Rods and cones
Both the photosensitive rods and cones form a regularly spaced mosaic of cells across the entirety of the retina – bar the absence of rods in the fovea centralis. Because there are 100 million rod receptors and 20 million cone receptors in each eye, rods are packed more densely per unit area. The synaptic connections of both rods and cones vary in function in different locations across the retina, reflecting the specialisations of different regions. This, for example, allows the eyes to deal with daylight and darkness and with what we see at the centre and periphery of our field of view.
Rods and cones are easily distinguished by their shape, from which they derive their names, the type of photo pigment they contain and by the distinct patterns of synaptic connections with the other neurons around them.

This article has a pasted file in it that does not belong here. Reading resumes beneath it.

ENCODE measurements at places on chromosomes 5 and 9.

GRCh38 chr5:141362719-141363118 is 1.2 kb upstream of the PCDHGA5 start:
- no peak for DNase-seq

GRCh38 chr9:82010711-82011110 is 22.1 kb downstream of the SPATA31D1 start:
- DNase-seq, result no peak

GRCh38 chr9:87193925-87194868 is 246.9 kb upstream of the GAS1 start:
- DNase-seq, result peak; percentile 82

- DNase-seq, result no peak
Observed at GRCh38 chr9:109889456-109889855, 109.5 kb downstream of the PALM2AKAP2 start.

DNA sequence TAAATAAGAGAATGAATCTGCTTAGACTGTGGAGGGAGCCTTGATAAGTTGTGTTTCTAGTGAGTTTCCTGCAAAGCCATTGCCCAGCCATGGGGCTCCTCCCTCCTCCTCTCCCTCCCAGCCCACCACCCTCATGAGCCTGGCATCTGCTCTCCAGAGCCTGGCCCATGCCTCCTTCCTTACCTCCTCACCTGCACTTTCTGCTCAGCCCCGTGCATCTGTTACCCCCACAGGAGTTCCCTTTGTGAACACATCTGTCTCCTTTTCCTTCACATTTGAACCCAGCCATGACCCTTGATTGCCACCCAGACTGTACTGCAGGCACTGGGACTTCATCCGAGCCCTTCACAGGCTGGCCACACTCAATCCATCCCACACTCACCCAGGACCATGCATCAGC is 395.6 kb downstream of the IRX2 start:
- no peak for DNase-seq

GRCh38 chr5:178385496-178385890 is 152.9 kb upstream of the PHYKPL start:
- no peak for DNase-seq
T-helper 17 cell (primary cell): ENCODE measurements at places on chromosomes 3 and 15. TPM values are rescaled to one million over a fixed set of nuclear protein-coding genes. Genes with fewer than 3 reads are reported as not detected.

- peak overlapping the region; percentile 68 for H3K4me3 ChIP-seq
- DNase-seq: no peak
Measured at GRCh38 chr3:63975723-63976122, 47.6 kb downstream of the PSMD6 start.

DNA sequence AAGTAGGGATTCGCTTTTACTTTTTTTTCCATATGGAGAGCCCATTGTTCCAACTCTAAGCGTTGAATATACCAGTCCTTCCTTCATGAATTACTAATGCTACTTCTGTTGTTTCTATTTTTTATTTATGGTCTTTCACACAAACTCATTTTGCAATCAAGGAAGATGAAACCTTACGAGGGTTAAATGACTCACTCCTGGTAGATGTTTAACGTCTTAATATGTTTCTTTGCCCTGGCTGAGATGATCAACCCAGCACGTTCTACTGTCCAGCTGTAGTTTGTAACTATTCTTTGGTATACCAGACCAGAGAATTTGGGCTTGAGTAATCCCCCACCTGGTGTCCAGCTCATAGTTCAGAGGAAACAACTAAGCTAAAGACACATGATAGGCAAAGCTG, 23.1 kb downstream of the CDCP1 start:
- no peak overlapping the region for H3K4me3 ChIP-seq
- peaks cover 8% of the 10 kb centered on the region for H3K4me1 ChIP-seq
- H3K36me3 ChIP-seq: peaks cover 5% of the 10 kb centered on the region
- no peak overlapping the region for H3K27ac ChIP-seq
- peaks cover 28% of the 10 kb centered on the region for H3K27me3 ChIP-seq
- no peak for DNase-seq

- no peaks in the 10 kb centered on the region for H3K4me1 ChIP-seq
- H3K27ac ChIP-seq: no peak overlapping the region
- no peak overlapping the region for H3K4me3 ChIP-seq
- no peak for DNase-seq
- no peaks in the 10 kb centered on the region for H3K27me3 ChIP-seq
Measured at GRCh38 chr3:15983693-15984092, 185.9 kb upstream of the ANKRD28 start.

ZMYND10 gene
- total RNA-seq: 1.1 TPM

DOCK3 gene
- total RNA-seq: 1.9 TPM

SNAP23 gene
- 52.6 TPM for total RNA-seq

Neurons (nerve cells) are present throughout the human central and peripheral nervous systems and fall into three main categories: sensory, motor and interneurons. Rods and cones are both sensory neurons. Rods don’t produce as sharp an image as cone cells because they share more connections with other types of neurons. But a rod cell is believed to be sensitive enough to respond to a single photon of light whilst cone cells require tens to hundreds of photons to be activated.
The principal task of rod and cone cells alike is photo-transduction. This refers to the type of sensory transduction that takes place in the visual system. It is the process of photo-transduction that enables pigmented chemicals in the rods and cones to sense light and convert it into electrical signals. Many other types of sensory transduction occur elsewhere within the body enabling touch and hearing for example.
References: Functional Specialization of the Rod and Cone Systems: https://www.ncbi.nlm.nih.gov/books/NBK10850/